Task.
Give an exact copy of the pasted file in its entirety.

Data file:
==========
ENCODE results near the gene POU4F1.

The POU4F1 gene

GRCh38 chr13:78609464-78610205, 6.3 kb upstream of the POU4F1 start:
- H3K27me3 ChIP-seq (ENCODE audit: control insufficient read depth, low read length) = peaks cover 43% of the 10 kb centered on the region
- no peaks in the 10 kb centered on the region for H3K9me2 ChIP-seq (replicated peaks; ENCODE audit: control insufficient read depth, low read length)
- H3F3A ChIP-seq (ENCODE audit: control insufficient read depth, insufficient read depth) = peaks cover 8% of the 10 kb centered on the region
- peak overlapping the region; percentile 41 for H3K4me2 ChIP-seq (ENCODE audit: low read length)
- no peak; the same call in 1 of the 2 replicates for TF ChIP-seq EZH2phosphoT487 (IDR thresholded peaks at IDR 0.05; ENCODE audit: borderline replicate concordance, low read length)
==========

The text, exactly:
ENCODE results near the gene POU4F1.

The POU4F1 gene

GRCh38 chr13:78609464-78610205, 6.3 kb upstream of the POU4F1 start:
- H3K27me3 ChIP-seq (ENCODE audit: control insufficient read depth, low read length) = peaks cover 43% of the 10 kb centered on the region
- no peaks in the 10 kb centered on the region for H3K9me2 ChIP-seq (replicated peaks; ENCODE audit: control insufficient read depth, low read length)
- H3F3A ChIP-seq (ENCODE audit: control insufficient read depth, insufficient read depth) = peaks cover 8% of the 10 kb centered on the region
- peak overlapping the region; percentile 41 for H3K4me2 ChIP-seq (ENCODE audit: low read length)
- no peak; the same call in 1 of the 2 replicates for TF ChIP-seq EZH2phosphoT487 (IDR thresholded peaks at IDR 0.05; ENCODE audit: borderline replicate concordance, low read length)